Abstract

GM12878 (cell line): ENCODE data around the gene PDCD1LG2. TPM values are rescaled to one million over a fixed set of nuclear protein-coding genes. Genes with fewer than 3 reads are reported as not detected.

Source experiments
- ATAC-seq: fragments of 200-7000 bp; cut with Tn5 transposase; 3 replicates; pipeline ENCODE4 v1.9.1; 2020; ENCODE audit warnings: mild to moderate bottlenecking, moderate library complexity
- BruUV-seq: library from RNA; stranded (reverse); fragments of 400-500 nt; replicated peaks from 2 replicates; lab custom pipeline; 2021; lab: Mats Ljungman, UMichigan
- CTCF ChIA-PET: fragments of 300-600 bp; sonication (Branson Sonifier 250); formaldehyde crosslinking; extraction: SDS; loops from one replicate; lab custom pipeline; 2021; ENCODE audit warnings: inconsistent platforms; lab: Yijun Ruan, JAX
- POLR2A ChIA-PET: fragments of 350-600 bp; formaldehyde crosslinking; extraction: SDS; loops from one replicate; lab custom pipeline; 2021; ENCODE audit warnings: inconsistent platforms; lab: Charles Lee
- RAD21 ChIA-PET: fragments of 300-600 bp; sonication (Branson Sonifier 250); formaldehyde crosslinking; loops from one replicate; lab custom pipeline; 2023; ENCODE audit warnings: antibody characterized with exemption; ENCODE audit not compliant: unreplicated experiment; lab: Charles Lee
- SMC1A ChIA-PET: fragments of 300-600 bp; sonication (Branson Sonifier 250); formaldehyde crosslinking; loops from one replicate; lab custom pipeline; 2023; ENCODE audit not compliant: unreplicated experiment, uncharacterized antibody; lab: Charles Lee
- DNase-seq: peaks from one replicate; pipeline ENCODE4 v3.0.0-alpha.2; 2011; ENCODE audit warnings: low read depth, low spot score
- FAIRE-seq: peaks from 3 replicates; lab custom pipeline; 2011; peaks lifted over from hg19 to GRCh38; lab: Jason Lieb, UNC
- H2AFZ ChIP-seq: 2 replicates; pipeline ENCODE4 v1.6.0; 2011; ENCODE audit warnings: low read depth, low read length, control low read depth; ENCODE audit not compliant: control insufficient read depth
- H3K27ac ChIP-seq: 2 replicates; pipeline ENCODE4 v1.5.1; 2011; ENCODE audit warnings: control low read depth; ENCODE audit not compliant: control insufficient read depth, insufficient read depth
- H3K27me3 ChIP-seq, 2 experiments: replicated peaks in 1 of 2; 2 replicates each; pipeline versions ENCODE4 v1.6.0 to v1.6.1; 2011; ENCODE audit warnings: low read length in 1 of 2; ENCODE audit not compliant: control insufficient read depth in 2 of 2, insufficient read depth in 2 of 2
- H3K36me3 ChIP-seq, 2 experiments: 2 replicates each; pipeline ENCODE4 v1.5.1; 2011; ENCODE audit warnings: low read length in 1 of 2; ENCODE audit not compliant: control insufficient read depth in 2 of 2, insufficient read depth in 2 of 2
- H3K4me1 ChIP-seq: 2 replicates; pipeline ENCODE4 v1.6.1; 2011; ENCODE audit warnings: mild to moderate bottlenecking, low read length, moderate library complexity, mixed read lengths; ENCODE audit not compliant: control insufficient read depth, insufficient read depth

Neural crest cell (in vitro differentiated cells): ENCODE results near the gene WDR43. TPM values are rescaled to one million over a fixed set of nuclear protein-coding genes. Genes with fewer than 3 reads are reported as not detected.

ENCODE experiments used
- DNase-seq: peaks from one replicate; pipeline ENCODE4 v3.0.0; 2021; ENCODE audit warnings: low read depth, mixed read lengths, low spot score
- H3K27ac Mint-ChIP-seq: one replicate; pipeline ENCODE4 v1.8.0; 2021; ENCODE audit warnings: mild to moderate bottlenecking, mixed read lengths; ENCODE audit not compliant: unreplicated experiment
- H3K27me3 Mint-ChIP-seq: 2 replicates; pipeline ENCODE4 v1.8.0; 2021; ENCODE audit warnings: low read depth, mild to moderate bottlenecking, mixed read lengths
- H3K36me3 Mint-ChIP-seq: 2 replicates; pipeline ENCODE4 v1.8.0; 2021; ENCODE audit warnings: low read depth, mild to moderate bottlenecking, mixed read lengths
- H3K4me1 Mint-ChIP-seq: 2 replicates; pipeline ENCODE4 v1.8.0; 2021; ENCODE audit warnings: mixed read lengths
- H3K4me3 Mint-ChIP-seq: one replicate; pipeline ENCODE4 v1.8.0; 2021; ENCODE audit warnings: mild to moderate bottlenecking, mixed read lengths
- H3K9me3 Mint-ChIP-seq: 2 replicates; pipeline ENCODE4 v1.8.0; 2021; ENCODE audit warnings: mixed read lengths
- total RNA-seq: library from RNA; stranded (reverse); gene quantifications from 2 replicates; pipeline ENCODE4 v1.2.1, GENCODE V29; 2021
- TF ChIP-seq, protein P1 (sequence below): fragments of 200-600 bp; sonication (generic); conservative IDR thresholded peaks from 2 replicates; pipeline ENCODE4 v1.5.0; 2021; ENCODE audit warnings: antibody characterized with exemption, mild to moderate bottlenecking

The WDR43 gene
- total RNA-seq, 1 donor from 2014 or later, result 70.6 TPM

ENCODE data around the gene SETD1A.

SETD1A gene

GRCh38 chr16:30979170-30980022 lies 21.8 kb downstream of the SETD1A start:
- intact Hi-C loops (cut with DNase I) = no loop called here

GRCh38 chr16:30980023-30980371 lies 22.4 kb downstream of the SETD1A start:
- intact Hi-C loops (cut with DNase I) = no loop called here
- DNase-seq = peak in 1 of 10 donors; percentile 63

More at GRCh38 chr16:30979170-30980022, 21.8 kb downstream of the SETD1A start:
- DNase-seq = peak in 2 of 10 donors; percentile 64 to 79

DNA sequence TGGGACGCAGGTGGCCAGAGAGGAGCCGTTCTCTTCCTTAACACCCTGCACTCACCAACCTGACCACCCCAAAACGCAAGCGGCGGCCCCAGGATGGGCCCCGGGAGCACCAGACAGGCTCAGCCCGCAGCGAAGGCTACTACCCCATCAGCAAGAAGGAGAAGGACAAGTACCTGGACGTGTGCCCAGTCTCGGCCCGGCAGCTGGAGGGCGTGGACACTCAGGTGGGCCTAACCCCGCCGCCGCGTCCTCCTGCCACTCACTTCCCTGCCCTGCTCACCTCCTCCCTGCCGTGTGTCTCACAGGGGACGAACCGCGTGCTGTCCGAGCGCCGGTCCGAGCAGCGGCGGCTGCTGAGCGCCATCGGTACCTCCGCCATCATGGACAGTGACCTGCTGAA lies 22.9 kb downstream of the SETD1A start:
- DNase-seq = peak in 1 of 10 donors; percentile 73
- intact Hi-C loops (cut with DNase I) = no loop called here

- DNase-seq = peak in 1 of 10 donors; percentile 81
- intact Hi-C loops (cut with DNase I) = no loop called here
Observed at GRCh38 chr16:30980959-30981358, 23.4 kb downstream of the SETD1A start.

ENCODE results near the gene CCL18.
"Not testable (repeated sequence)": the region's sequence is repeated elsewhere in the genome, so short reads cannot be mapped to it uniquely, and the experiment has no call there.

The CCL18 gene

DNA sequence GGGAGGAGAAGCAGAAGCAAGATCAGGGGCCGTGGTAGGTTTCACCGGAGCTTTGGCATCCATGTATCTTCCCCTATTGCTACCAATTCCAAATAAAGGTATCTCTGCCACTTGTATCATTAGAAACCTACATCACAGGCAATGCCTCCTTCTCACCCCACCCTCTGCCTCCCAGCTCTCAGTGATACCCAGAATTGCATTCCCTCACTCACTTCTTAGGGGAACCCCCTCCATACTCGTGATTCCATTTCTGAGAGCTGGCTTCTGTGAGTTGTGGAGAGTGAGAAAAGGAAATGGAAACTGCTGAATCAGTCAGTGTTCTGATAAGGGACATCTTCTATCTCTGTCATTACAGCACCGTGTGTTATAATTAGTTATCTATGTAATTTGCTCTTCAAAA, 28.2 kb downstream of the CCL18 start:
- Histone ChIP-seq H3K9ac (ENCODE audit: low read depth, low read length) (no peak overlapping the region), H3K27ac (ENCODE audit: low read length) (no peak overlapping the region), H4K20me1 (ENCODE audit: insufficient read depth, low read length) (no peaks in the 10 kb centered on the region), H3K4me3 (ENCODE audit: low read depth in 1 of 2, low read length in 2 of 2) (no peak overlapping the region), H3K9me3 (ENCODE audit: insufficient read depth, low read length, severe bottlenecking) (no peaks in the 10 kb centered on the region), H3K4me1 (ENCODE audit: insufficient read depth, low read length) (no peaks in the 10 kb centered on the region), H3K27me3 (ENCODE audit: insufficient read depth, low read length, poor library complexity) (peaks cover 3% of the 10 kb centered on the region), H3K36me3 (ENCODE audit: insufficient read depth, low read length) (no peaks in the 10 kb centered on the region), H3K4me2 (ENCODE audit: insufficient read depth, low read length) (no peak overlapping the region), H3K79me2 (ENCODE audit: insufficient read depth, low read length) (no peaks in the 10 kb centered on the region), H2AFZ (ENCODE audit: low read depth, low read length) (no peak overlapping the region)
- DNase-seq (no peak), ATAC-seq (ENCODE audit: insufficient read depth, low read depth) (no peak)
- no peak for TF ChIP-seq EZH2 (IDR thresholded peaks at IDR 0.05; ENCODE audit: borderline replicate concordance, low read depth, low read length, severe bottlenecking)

Although much work examines whether government bonds constitute net wealth, little attention focuses on whether government money does. Most analysts merely assert that government money is net wealth. In an inflationary environment, however, money experiences "expected-inflation discounting" just as bonds experience "tax discounting." Indeed, Chiang and Miller (1988) find empirical evidence suggesting that the private sector discounts money more heavily than bonds. This paper provides the theoretical underpinnings for the two types of discounting in an integrated approach, where both new money and new bonds can finance the interest on outstanding bonds. We first analyze the objective aspect of bond- and money-discounting assuming that the private sector fully recognizes the economic consequences of bond and money issue. We then offer some conjectures on the subjective aspect of discounting by focusing on reasonable assumptions about the awareness of individual agents. Both aspects lend theoretical support for the view that more discounting of money exists than discounting of bonds. Finally, stability analysis of balanced growth equilibria further buttresses our theoretical findings.

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